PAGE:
Length of prostate biopsies is not necessarily compromised by pooling multiple cores in one paraffin block: An observational study
Research output: Contribution to journal › Article › Scientific › peer-review
|Journal||BMC Clinical Pathology|
|Publication status||Published - 2015|
|Publication type||A1 Journal article-refereed|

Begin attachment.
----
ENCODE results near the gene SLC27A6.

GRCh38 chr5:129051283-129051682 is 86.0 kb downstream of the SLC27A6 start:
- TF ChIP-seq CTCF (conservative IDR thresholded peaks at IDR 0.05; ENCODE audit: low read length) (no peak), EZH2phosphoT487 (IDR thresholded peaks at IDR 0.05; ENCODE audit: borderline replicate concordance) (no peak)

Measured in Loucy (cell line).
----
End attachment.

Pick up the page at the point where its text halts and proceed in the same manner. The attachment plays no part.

Background: Individually submitted prostatic needle biopsies are recommended by most guidelines because of their potential advantage in terms of core quality. However, unspecified bilateral biopsies are commonly submitted in many centers. The length of the core is the key quality indicator of prostate biopsies. Because there are few recent publications comparing the quality of 12 site-designated biopsies versus pooled biopsies, we compared the lengths of the biopsies obtained by both methods. Methods: The material was obtained from 471 consecutive subjects who underwent prostatic needle biopsy in the Tampere University Hospital district between January and June 2013. Biopsies from 344 subjects fulfilled the inclusion criteria. The total number of cores obtained was 4047. The core lengths were measured on microscope slides. Extraprostatic tissue was subtracted from the core length. Results: The aggregate lengths observed were 129.5∈±∈21.8 mm (mean∈±∈SD) for site-designated cores and 136.9∈±∈26.4 mm for pooled cores (p∈=∈0.09). The length of the core was 10.8∈±∈1.8 mm for site-designated cores and 11.4∈±∈2.2 mm for pooled cores (p∈=∈0.87). The median length for pooled cores was 11 mm (range 5 mm - 18 mm). For individual site-designated cores, the median length was 11 mm (range 7 mm -15 mm). The core length was not correlated with the number of cores embedded into one paraffin block (r∈=∈0.015). There was no significant difference in cancer detection rate (p∈=∈0.62). Conclusions: Our results suggest that unspecified bilateral biopsies do not automatically lead to reduced core length. We conclude that carefully embedded multiple (three to nine) cores per block may yield cores of equal quality in a more cost-efficient way and that current guidelines favoring individually submitted cores may be too strict.